Thursday, November 17, 2011

Egypt’s Constitutional Crisis: The Military versus the Islamists

BESA Center Perspectives Paper No. 155, November 16, 2011, by Prof. Hillel Frisch*:

EXECUTIVE SUMMARY: Controversy has arisen over who will shape Egypt's constitution – the Islamists or the military-backed secularists. While the former seemingly holds the majority public vote, the latter holds the fire power, thus evening out the political battlefield. But if the chasm between these two opposing camps continues to widen, as may occur due to the recent controversy, civil war could erupt.

A controversial document proposing a new set of constitutional principles in Egypt has caused great fear over the country's political future. If this government-orchestrated doctrine becomes binding before the coming elections, it may lead to major civil strife. Technically, the issue revolves around a document. In essence, Egypt's soul and identity is at stake.

Those who support the adoption of these binding principles – which would have to be adopted as part of any future Egyptian constitution – want Egypt to become a “civic” state, one with civil liberties and irrevocable free election cycles. Opponents, however, claim that the new constitution should be drafted only after the elections, with the commensurate input of the political parties that are voted into government, and should not have to incorporate any of these principles.

This is why the two major political camps in Egypt today line up as they do. 

On one side of the divide, opposing the new principles, are the Islamists led by the Muslim Brotherhood’s political party, Freedom and Justice, the even more militant al-Nour, and the Building and Development party. The latter is the political wing of the al-Gama’a al-Islamiyya, the former terrorist movement that made peace with the Mubarak regime after it was suppressed. Altogether, these three parties could easily win an absolute majority of votes in the coming elections.

On the other side of the divide stands the military’s Supreme Council of the Armed Forces (SCAF), the present government it nominated, and most, though not all, of the “secular” parties. While the majority of young Egyptians fit somewhere into this camp, at least one of the more radical youth parties is actually taking the same stand as the Islamists as they share a mutual objective of preventing the military from continuing to rule Egypt.  

Even if the political divide isn’t exactly fifty-fifty, the chasm between the two camps frightfully resembles the kind of division that might pave the way for civil war. This division hardly reflects public opinion on the matter of the new constitution. Rather, argue the Islamists, the drafting of a new constitution or of a binding document of general principles that would guide the drafters of the constitution after the elections was already decided in a March 2011 referendum.

In that referendum, Egyptians were given the choice of drafting a completely new constitution prior to the elections or making do with minor amendments to the existing constitution, which was last modified in 1980, a year before Anwar Sadat's assassination. The Islamists supported only minor amendments with the secular parties almost overwhelmingly supporting a complete revamp. The reason the Islamists only sought minor changes was clear. The 1980 constitution had been modified to placate the Islamists then by rendering religious law (shari‘a) “the” source, as opposed to “a” source, of Egyptian law. They hardly wanted to see it go.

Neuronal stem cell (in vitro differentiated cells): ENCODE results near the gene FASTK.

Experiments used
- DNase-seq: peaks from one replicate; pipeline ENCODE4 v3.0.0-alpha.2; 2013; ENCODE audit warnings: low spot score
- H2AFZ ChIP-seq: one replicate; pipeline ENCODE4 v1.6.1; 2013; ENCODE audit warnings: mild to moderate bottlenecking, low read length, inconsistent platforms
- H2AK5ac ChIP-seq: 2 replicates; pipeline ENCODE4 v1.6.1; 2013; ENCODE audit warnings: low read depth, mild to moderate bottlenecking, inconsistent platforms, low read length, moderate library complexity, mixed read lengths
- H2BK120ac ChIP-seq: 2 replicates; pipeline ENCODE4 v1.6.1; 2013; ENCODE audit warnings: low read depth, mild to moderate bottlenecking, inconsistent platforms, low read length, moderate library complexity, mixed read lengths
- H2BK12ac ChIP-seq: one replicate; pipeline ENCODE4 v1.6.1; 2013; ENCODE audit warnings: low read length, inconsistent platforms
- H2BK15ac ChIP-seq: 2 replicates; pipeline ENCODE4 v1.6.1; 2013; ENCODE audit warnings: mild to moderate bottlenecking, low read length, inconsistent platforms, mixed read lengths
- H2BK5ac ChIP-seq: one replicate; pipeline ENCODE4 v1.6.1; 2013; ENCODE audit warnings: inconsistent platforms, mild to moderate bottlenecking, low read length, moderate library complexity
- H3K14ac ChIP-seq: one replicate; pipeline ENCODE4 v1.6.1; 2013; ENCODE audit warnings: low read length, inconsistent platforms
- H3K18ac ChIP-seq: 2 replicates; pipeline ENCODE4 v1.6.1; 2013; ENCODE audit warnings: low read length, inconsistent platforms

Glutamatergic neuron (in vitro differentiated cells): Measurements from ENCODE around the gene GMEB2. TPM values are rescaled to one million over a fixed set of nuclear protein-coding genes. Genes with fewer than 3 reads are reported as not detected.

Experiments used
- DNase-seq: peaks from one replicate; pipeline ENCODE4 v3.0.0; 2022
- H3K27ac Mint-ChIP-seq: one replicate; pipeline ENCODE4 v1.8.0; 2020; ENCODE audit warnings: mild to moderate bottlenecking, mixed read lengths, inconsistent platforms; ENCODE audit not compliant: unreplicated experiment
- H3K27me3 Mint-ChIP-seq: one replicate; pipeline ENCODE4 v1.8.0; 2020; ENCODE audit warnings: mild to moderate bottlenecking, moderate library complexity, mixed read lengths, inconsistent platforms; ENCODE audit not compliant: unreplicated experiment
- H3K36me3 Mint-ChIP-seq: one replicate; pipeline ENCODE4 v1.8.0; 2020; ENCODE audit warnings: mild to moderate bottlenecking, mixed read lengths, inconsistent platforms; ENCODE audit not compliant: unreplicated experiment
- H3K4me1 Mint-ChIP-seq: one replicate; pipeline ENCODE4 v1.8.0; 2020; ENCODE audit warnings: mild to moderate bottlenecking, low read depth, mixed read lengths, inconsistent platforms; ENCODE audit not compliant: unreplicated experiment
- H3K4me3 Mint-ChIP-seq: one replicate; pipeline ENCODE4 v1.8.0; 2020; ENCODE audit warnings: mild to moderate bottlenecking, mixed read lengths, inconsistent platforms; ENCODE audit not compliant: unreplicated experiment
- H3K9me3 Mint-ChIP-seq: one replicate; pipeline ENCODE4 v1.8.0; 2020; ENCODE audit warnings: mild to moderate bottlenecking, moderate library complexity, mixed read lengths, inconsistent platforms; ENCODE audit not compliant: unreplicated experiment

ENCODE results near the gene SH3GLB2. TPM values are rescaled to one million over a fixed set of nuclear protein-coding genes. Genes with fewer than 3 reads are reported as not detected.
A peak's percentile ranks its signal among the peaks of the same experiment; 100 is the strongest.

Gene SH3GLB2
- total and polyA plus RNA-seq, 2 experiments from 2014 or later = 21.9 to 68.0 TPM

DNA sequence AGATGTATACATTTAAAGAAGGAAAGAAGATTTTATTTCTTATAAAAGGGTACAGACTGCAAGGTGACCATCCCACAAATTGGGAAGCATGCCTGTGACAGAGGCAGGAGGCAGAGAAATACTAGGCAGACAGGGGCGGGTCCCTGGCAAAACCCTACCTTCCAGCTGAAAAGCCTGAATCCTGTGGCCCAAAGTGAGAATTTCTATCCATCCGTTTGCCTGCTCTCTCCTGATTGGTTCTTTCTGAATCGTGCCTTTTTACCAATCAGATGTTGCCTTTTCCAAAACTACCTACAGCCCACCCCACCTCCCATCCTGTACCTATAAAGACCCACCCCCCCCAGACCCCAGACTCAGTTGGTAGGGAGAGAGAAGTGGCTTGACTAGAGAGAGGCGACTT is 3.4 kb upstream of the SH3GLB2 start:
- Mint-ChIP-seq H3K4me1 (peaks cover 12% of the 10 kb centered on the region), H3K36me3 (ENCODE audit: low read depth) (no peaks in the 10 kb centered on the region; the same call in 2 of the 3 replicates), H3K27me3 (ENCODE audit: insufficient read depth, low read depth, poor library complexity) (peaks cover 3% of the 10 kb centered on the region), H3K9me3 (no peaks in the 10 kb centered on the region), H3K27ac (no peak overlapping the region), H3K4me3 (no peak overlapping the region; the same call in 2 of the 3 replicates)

The referendum outcome was decisively aligned with the position of the Islamists: 77 percent of voters favored minor amendments while only 23 percent backed the “secular” stance – a complete constitution overhaul.

Though these two camps are hardly equal in the electoral sense, they may still be equal in political power. The Islamists have the numbers, but the secular camp, embarrassing as it may be for the liberals among them, has more fire power and guns, at least for the time being due to their alliance with the SCAF.

The SCAF knows that the issue of binding constitutional principles is of critical importance. That is why it has zigzagged between diametrically opposing stances. In March, it supported the Islamists’ position, but now it has moved to placate the opposing minority and to assure its own interests. The draft of new principles written by the government has named the armed forces the guardian of the Egyptian state and its budget immune from parliamentary oversight. The Islamic parties have vowed to overturn such a document.

Will the conflict degenerate into civil war?

Debates over constitutions and constitutional principles have frequently found their resolution in assemblies or constitutional courts but they have also often been decided violently in street fights and even on battlefields.

Egypt may be able to avert such disaster on the basis of three factors. First, although former Presidents Sadat and Mubarak are vilified in present-day Egyptian discourse, and despite their authoritarian legacy, they did maintain a dialogue of sorts with the Muslim Brotherhood. Arrests were certainly part of this "dialogue," yet these leaders did not engage in killings or blood baths as were common under the Syrian, Iraqi and Libyan regimes. The Muslim Brotherhood, at least as a religious and social movement (as opposed to a political party), was always allowed to operate in the open. Most of the Islamists responded in kind by refraining from terror activities. There is, then, a history of mutual restraint.